Perspectives: Super-Sized Logistics
One of our very first blogs was discussing the Amazon Effect, and how it will lead to many changes not only within the logistics industry, but in the shipping realm as a whole.
Fast forward a few months later, we continue to see the effects. This time, specifically in large-item shipping.
Felicia Stratton from Inbound Logistics discusses the increasing difficulty of delivering oversized items such as furniture and heavy technology. Problems which we deal with every day.
In the article below, she describes the growing
challenges in providing proper logistics support for
This article was originally posted on Inbound Logistics.
Thanks to the Amazon Effect, fast and free delivery is the new normal, forcing other online sellers to keep up.However, there's one area of e-commerce where online sellers can still compete logistically with Amazon and big box players: delivery of oversized, larger-than-parcel items, such as furniture, sofas, armoires, mattresses, treadmills, and more. But every opportunity comes with certain hurdles.
A recent uShip report—Realities in Oversized E-Commerce Delivery in the Amazon Era—looks at the experiences of consumers who have made an oversized online purchase in the past 12 months. The findings shed light on consumer frustrations and mindset when buying large items online, as well as ways retailers can proactively begin to address these pain points.
Oversized e-commerce is on the rise. Buyers—particularly millennials—are more comfortable than ever making large online purchases sight unseen.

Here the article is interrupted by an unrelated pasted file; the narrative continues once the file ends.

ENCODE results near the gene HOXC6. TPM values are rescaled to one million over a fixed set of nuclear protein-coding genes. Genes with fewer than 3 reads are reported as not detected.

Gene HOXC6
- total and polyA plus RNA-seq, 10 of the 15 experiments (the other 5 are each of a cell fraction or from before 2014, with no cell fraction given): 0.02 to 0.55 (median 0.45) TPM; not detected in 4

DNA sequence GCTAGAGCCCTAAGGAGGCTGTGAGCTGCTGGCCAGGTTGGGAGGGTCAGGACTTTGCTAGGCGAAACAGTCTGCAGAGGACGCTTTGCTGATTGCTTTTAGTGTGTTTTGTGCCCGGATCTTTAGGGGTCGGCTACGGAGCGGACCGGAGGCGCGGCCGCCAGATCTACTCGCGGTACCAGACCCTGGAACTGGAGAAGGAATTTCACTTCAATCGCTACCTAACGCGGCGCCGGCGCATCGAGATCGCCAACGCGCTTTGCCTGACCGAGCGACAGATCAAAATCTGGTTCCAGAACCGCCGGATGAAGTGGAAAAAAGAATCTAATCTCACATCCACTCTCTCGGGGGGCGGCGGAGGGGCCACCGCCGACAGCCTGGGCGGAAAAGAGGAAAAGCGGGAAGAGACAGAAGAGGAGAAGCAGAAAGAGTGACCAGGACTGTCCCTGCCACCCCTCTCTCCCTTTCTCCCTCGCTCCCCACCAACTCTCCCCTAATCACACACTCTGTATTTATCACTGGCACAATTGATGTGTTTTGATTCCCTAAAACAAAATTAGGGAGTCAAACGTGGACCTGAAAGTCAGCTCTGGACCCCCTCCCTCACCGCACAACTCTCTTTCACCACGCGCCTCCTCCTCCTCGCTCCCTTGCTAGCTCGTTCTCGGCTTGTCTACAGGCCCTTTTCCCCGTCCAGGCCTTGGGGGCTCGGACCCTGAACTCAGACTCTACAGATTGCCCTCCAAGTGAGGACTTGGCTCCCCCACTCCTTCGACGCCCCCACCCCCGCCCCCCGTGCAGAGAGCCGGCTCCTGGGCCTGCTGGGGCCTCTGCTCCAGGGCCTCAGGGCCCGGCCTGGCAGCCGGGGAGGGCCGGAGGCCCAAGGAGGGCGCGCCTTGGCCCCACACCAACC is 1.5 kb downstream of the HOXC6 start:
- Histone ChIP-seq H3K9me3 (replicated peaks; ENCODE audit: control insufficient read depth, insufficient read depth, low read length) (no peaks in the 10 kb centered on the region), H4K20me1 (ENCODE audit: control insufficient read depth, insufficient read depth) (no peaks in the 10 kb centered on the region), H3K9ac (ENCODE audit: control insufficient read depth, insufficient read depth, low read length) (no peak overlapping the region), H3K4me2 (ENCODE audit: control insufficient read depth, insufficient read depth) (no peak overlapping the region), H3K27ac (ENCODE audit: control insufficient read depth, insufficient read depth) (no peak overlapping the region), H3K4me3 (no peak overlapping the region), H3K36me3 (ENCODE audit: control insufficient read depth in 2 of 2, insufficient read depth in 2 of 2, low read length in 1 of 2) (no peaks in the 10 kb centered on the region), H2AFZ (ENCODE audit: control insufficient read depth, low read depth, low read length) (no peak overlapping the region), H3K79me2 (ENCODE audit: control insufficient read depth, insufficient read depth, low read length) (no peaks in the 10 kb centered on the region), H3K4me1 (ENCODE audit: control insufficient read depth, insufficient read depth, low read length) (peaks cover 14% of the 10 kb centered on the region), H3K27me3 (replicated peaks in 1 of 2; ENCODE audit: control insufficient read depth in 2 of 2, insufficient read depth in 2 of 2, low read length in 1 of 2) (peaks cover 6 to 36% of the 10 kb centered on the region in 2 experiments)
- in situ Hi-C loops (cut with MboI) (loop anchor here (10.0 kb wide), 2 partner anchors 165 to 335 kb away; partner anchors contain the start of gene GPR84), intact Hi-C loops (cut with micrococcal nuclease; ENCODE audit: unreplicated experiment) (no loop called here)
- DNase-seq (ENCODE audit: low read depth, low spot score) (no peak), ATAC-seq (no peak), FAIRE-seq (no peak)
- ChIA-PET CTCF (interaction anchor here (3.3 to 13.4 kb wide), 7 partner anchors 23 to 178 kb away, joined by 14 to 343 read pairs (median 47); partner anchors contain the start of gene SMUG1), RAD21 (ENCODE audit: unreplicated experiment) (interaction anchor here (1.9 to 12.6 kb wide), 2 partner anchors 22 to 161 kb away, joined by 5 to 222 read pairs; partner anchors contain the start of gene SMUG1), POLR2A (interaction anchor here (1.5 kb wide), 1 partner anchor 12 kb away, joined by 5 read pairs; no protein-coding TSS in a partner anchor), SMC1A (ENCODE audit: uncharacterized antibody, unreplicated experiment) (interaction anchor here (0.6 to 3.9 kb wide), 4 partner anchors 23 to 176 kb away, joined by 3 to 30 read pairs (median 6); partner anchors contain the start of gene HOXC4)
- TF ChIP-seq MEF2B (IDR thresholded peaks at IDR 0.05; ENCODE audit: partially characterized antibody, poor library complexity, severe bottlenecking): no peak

But large-item logistics remains a black hole for most online sellers. There's simply way more to consider when shipping a 250-pound couch cross country compared to cosmetics or cross trainers. Pickup and delivery schedules, insurance, assembly, and bottom-line transportation costs are all friction-causing factors.
When consumers have a poor delivery experience, it reflects negatively on a seller's brand, regardless if fault lies with the carrier. At a time when parcels can be delivered in a matter of hours, too many buyers of large, bulky items are experiencing damages during delivery. Some shipments don't arrive at all.
Nearly one in six (16 percent) consumers had to immediately figure out how to transport an oversized item themselves after making the purchase, the survey reports.
When it comes to last-mile delivery, e-retailers can't afford to skimp on innovation (at best) or ignore it entirely (at worst). It's as much of a selling point as the product itself. Many turn
to less-than-truckload shipping options, concerned that white-glove service will be more expensive—which is typically not the case.
Without a turnkey, low-cost delivery option in place, there is a strong chance that the money spent acquiring customers will be for naught.
What do consumers want to see improved? Proactive updates, white-glove service, choice in delivery company, and more control over the delivery time slots. These are all fixable moments that online sellers can resolve with the right partners and technology.